First there were lolcats. Then there were lolcat generators (which work especially well in conjunction with Google Image Search). Now, there’s the lolcat translator, which should never, ever be used in conjunction with Project Gutenberg, the book digitization site. Why? Because if the two are used together, you might wind up with what we have below, the Prologue from Romeo & Juliet, composed in lolcat.
To Shakespeare, and my high school English teachers Mr. Esposito and Mrs. Gottesfeld, I am so, so sorry.
But it must be done:
2 householdz, both alike in dignity,
in fair Verona, where we lay r scene,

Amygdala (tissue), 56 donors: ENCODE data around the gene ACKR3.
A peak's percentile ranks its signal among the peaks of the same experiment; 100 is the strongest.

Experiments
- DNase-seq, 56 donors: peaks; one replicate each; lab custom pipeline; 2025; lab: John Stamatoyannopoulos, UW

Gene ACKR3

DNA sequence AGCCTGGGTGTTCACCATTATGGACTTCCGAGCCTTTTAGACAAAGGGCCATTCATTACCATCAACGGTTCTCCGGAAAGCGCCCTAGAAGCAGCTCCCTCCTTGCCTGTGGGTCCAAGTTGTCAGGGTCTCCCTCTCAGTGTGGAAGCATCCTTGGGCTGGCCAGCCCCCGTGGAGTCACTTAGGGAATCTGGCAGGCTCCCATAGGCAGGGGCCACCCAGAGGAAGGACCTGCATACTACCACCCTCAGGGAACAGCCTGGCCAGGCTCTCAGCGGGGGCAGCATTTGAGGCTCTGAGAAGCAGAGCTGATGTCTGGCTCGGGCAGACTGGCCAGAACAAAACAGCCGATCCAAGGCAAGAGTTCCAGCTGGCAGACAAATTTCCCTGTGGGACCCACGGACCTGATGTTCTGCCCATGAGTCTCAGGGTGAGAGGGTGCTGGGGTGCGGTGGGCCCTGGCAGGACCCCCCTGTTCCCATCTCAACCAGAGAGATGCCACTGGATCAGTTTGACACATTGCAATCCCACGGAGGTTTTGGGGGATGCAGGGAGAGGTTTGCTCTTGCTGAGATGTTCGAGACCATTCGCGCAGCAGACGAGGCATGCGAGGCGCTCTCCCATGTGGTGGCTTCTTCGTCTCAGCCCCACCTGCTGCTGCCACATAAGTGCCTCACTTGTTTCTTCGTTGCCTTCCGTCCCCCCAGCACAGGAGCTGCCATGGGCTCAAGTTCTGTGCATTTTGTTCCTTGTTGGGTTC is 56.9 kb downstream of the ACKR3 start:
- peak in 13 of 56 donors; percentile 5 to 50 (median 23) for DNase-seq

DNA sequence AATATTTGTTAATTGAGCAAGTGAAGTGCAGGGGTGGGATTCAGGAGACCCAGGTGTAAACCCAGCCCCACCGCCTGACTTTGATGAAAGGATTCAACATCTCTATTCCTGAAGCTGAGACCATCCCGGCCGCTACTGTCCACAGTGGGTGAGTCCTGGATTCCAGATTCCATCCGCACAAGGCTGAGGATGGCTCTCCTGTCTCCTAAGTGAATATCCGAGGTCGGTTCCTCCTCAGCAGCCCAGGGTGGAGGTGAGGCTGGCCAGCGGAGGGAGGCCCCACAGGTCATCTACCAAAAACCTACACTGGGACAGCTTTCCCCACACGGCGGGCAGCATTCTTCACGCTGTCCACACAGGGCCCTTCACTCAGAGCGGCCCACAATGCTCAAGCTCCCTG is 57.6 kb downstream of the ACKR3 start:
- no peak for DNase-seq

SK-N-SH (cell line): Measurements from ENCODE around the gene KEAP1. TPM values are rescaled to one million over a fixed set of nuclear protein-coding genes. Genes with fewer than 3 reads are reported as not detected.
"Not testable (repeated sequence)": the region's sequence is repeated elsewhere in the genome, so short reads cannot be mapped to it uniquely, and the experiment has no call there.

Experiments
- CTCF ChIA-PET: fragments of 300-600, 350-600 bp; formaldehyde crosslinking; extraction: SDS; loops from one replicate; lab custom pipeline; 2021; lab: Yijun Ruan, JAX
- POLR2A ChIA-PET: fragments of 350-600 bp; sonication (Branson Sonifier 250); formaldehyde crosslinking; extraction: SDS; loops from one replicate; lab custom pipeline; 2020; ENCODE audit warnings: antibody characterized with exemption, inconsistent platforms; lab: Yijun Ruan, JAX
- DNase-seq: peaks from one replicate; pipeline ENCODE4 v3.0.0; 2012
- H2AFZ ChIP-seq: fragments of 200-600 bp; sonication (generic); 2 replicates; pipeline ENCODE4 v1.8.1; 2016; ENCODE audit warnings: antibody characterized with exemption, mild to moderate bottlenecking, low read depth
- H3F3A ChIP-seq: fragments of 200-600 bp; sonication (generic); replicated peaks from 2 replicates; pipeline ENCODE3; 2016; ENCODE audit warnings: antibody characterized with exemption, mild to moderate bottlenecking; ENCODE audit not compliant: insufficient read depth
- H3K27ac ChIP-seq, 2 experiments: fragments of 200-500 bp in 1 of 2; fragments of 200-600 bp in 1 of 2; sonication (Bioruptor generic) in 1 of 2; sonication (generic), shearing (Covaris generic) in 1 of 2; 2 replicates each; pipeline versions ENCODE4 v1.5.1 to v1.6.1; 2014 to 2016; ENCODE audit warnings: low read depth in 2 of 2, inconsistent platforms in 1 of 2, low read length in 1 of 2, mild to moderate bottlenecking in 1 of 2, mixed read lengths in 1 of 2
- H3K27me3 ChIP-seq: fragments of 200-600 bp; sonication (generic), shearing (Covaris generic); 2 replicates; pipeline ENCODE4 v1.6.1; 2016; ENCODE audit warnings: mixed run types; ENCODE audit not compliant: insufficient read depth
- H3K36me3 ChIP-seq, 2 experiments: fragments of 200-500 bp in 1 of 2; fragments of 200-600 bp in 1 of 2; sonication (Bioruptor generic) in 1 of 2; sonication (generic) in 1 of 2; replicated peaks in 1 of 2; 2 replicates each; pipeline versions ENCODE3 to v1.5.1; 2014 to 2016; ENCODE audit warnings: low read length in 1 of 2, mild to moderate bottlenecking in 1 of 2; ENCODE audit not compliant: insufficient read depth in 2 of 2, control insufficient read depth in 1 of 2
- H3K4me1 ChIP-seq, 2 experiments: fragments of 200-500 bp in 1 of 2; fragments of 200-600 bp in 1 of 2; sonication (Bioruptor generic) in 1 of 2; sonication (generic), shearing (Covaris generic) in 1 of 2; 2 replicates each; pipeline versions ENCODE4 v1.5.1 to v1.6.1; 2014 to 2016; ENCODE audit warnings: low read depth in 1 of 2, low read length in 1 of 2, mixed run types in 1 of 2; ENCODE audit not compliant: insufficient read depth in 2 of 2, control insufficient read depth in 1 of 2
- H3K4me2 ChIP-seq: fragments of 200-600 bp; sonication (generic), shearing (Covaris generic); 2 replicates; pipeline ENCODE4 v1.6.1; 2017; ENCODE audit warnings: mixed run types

frum ancient grudge break 2 new mutiny,
where civil blood makez civil hanz unclean.
Frum forth teh fatal loins ov thees 2 foez
pair ov star-cros’d lovers taek their life;
whose misadventur’d piteous overthrows
doth wif their death bury their parents’ strife.
Teh fearful pasage ov their death-mark’d luv,
an’ teh continuance ov their parents’ rage,
which, but their children’s end, naught could remoov,
iz nao teh 2 hours’ traffic ov r stage;
teh which if u wif patient ears attend,
wat here shall mis, r toil shall striv 2 mend.